Usability planning provides an important means of managing
individual usability activities as well as the overall role
played by usability input within a software engineering programme.
It defines the scope of usability work required to produce
a user- interface design that is efficient, effective and
satisfying in use.
Usability planning involves defining and managing user-centred
design activities that will take place during the development
of a product. A usability plan report is created, which details
the scope of selected usability activities and defines actions
and time-scales required to implement them. Usability planning
should be carried out for all development projects, but in
particular development projects purporting a high degree of
Cost benefit analyses of user-centred design activities may
be carried out and its results summarised in the first part
of the usability plan. Wherever an investment in user-centred
design activities is made during development, one or more
tasks will be identified. A task manager is appointed for
each task, an appropriate activity is selected and a schedule
specified. The usability plan is a living document, and undergoes
regular reviews as the project progresses.
- Ensures that usability work is co-ordinated and not performed
in a piecemeal fashion.
- Provides clear visibility of what usability work is going
on and what its overall aims are.
- Enables priorities to be assessed, and facilitates the
efficient allocation of resources.
However, it is important to remember that usability plans
may not be stable because of continually changing project
plans. Also, usability plans are constrained by the need to
schedule the delivery of results in sufficient time for them
to be acted upon by designers and implementers.
As a part of the usability planning exercise a cost-benefit
analysis may be required to indicate that it is worth
making an investment in further user-centred design activities.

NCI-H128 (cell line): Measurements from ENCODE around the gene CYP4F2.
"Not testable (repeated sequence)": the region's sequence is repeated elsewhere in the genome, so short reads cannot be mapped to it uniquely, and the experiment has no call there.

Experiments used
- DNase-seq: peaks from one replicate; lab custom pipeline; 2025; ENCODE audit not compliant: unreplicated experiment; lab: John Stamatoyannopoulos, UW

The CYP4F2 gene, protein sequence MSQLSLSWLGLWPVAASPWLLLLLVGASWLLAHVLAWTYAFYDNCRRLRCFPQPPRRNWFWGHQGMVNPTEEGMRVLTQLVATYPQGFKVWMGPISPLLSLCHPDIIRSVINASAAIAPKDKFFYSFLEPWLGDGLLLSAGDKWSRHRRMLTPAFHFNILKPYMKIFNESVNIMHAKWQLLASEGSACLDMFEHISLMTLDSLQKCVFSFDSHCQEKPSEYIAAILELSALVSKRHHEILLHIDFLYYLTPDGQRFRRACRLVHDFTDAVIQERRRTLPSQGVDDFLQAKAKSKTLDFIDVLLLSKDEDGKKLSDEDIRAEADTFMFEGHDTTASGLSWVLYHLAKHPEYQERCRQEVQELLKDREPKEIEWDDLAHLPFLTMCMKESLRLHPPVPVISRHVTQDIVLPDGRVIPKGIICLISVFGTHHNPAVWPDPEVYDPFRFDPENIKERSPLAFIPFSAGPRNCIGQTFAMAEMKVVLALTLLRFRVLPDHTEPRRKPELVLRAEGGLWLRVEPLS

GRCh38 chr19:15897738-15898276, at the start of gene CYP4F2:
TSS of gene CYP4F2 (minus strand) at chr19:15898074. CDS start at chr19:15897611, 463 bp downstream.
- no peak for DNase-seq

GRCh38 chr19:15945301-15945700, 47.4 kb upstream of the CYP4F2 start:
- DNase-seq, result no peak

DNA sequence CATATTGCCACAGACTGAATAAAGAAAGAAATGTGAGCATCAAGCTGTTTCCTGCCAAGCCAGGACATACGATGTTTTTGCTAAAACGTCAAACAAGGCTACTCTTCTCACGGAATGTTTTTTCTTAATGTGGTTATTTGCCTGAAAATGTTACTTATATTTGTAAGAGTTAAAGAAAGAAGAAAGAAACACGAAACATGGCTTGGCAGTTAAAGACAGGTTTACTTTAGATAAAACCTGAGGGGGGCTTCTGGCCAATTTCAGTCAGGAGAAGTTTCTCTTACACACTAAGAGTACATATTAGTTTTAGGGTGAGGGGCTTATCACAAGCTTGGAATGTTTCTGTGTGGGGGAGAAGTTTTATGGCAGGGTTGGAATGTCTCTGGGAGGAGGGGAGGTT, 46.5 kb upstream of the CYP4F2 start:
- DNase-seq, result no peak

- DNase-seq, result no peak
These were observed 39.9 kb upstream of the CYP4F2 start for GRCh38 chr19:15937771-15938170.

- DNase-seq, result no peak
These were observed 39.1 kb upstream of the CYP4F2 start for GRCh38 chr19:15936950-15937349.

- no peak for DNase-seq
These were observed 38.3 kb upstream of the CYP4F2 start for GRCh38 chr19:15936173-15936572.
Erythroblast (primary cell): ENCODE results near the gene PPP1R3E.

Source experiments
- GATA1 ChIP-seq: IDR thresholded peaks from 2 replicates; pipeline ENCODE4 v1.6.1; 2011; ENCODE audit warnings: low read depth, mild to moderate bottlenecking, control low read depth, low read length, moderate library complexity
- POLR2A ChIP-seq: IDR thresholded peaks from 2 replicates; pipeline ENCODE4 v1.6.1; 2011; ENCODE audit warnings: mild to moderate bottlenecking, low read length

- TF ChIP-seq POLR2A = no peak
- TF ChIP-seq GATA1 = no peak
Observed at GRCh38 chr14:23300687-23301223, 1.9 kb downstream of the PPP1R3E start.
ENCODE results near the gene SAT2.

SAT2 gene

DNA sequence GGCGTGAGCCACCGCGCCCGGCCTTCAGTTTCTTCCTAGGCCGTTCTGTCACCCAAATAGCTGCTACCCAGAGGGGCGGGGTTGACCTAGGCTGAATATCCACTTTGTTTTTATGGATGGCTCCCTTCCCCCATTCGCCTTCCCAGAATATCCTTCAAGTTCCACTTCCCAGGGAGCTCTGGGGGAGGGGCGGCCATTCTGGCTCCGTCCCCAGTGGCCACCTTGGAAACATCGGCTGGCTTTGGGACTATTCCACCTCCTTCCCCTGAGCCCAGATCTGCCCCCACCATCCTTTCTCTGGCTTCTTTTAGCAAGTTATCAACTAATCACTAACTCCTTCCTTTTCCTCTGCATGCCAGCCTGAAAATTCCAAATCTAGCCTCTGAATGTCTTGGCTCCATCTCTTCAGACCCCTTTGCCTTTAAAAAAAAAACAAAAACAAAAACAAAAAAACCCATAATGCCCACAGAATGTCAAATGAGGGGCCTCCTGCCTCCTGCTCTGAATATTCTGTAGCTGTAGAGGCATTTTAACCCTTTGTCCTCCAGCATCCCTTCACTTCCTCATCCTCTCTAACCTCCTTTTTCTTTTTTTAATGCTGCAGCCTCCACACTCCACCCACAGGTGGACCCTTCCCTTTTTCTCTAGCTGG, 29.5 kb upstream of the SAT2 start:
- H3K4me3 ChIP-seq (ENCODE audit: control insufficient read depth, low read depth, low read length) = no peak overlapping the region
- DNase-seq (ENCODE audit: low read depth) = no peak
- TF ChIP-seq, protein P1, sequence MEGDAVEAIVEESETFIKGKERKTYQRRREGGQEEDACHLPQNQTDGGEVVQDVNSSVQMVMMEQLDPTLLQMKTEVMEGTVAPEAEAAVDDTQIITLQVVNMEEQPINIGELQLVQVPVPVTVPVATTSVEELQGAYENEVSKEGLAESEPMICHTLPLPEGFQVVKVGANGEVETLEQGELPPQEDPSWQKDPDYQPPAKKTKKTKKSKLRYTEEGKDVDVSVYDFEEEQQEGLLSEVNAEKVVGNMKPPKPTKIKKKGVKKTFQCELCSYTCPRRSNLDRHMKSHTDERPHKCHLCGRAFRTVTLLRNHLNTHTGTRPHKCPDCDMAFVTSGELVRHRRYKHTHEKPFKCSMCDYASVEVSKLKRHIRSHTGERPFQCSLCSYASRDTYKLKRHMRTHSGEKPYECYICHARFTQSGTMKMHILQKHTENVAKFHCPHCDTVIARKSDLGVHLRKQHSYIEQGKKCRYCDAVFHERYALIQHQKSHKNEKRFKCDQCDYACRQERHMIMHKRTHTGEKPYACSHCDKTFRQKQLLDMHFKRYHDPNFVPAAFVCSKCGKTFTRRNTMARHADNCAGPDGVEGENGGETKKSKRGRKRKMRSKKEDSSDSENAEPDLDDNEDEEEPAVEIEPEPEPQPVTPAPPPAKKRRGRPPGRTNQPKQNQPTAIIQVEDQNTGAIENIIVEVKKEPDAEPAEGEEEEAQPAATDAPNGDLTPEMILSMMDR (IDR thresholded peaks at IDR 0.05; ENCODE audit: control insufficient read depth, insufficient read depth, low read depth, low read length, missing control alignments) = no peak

Also note that the output from a context
analysis meeting can provide a valuable input to any usability
Become familiar with the features for which cost benefit
analysis has indicated it is worthwhile making a user-centred
All relevant parties should be consulted when constructing
a usability plan and their backing should be secured. The
plan will need to be sufficiently flexible to accommodate
changing development schedules.
Hold a meeting with the key project personnel who have an
interest in the usability of the product. For each selected
feature or aspect of the system discuss what sort of usability
targets could be set, the work that needs to be done to achieve
those targets, and the most appropriate methods to assess
the developing system. Following this create the usability
plan. For each selected feature specify a programme of work
which will deliver the desired target. If a detailed target
has yet to be defined, create a task to do so. A person who
is responsible for carrying out the usability work should
be identified along with the resources that will be required,
and a schedule with milestones. Get agreement to each part
of the plan with the relevant people.
A usability plan report is created in which details of the
scope of the intended usability activities It defines the
actions and timescales required to implement them. Implement
the plan as specified and update where necessary.
- ISO 13407 Human centred design
processes for interactive systems
The information required for usability planning may also
be collected as part of a more comprehensive stakeholder
Usability Engineering Lifecycle: A Practitioner's Handbook
for User Interface Design. Deborah J. Mayhew. Morgan Kaufmann